My interest in this perfume was piqued by the idea that it smelled of Eau Sauvage; I am aware that some time ago, Galimard copped a walloping somewhere here on BN for producing fragrances that copy successful designer classics, and being blobs of fragrance, i.e., they don't dry down interestingly enough. Well, Galimard men's fragrances I will admit do seem inspired by some designer fragrances. Lacking in dry-down and out-right copies, I think not. The dry-downs are a bit like a cello version of the violin top notes. But there is a dry-down, and it is always lovely. Sometimes one wants a perfume that smells great and lasts for all its genre's lightness, something that doesn't change too drastically. Aigues Vives fits the bill for that.
So, Aigues Vives. They are right, it does smell a bit like Eau Sauvage. I've also seen it compared to Eau du Sud (disagree), but no one has raised comparisons with Acqua di Parma or YSL Pour Homme (red cap).
And that is precisely where it gets interesting; Aigues Vives, in EdT (got a lovely 250mL "refill"--very presentable as a simple and easy to use splash bottle on its own, and at a very, very fair price, mind you!) strikes me as a cross between Eau Sauvage, Pour Homme, and Acqua di Parma. The citrus top notes are both warm and fresh at the same times, as in Acqua. The petit-grain, jasmine (no hedione here!), and coriander, while not sparkling, are cloud-like as in ES. And the vetiver, carnation, and wood are solid and Mediterranean as in YSLPH.
The over all effect is something that must be considered as one whole; you can't separate out all the notes in Aigues Vives, let alone most Galimard fragrances. They must be appreciated as a complete work. And so I undertook to do with AV, and it worked.
It filled an empty spot left by the last, terrible reformulation of ES, and serves as a personally loved and well complimented go-to when I want something fresh, masculine, tasteful, and respectable.
Layer EdT over EdP for the best effects.
4/5 for me.
We just came back from Provence and stayed in a hotel that gave us a sample of Aigues Vives on a towelette. I had no idea that the fragrance was aimed for men; as a woman I loved the fragrance and all the complexities. I am not knowledgeable about the notes on fragrance but AV reminded me of one of my favorite Hermes fragrances called Elixor des Merveilleuse. There is a middle note of coffee or coriander in EDM that I detected in AV. I look forward to exploring the Galimard fragrances. Thanks to Sauvage Hound for the detailed information.
I recently made a blind purchase of a bottle of Aigues Vives based on the previous review here that compared it to Diorís Eau Sauvage, a long time favorite of mine. What a fortuitous decision. This juice is wonderful!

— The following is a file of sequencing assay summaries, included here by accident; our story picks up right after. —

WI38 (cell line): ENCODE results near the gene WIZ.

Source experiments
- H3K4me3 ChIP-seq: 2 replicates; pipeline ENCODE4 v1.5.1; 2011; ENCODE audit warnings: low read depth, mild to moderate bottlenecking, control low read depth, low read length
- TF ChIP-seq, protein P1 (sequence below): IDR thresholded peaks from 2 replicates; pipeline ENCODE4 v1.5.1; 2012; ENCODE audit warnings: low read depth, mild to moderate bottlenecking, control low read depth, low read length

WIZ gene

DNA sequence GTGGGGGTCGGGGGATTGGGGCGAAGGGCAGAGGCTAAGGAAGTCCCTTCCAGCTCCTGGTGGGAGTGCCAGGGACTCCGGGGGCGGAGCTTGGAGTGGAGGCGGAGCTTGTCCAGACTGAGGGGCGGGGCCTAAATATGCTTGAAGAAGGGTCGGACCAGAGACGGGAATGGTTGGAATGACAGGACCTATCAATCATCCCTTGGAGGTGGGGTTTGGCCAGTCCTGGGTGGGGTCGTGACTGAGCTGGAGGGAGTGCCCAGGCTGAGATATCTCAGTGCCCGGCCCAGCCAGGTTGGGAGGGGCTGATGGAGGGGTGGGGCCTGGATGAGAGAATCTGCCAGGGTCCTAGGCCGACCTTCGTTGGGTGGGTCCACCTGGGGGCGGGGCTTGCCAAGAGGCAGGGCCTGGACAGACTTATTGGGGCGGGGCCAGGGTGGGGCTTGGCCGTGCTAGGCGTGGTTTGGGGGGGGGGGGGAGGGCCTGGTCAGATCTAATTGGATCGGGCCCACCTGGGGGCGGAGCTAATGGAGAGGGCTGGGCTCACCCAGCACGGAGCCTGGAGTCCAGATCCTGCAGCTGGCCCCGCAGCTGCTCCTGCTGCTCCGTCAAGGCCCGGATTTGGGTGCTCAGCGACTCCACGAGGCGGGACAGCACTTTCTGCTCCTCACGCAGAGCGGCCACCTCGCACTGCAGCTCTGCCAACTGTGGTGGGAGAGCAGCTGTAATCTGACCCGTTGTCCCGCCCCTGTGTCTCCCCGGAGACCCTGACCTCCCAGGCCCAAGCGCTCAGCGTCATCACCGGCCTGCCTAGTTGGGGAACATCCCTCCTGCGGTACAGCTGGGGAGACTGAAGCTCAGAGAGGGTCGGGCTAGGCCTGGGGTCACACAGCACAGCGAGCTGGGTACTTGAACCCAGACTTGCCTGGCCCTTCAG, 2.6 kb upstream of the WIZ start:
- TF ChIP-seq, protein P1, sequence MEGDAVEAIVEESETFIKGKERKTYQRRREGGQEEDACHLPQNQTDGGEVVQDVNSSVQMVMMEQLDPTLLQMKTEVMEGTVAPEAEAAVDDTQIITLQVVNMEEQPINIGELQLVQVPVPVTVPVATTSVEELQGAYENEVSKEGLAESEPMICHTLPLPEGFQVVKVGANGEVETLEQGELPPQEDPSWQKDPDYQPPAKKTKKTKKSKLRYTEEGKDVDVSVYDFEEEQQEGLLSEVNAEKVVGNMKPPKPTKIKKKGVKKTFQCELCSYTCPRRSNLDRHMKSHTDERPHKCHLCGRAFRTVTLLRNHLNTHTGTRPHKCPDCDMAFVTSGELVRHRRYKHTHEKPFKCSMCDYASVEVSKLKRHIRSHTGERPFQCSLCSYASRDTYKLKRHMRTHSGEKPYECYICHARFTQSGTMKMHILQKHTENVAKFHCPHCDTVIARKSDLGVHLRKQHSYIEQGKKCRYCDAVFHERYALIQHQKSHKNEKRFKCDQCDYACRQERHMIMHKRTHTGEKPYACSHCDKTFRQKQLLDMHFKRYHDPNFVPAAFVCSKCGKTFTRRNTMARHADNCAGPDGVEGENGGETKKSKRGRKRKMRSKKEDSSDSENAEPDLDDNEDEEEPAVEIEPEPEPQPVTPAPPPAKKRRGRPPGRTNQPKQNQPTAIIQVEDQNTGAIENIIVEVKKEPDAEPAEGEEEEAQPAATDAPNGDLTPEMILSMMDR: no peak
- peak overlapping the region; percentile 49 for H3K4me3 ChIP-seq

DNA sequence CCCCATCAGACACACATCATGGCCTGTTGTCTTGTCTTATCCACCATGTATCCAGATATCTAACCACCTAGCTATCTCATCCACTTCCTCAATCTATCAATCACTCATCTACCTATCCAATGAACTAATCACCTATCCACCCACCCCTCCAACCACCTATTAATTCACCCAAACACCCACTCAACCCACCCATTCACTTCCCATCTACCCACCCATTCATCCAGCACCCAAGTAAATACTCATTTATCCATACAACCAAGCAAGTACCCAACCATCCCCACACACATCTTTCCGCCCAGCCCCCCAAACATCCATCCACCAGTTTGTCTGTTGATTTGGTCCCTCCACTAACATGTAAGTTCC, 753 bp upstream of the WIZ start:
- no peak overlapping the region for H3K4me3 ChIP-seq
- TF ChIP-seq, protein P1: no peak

Tifone is correct to compare Aigues Vives to Eau Sauvage, as they have much in common. Iíd say that AV is what one would get if one set out to recreate ES using only natural essences and traditional techniques. The overall initial impression I have of AV is of a fragrance that is slightly more citrus in its opening than ES, with a noticeably more pronounced lime note and a generally warmer, more harmonious feel. It is as the heart notes develop that I detect the greatest difference in the two fragrances, as the ES has a sparkling quality that I attribute to its hedione note , whereas the AV unveils a subtle spiciness that the Basenotes triangle attributes to cinnamon, but which the Galiard site gives as coriander; I think there might be both. But it is when the base notes appear that this beauty really shines. AV has an amazing fruitiness in its base that is unlike any other Iíve yet encountered: warm, sweet, understated, almost moistólike mulled wine. Very unique and beautiful.
I also must comment on AVís citrus notes. This fragrance has the longest lasting citrus notes Iíve ever found. Being very volatile, the citrus accords are usually the most fleeting in any fragrance. Not so in AV. I have no idea how Galimard manages it, but Iíve been able to detect that lovely lime note on my skin hours after Iíve applied it. I suspect it is partially because this is an EdP instead of the more usual menís fragrance strength EdT.
Iím not sure how Galimard has escaped the notice of the wider world for so longóaccording to their website they are the oldest perfumery in the worldóbut if AV is any indication of their abilities then they are a house that really deserves much more of our attention.
The best comparison for this scent is Dior Eau Sauvage .
They smell virtually the same, the Eau de Parfum is long lasting.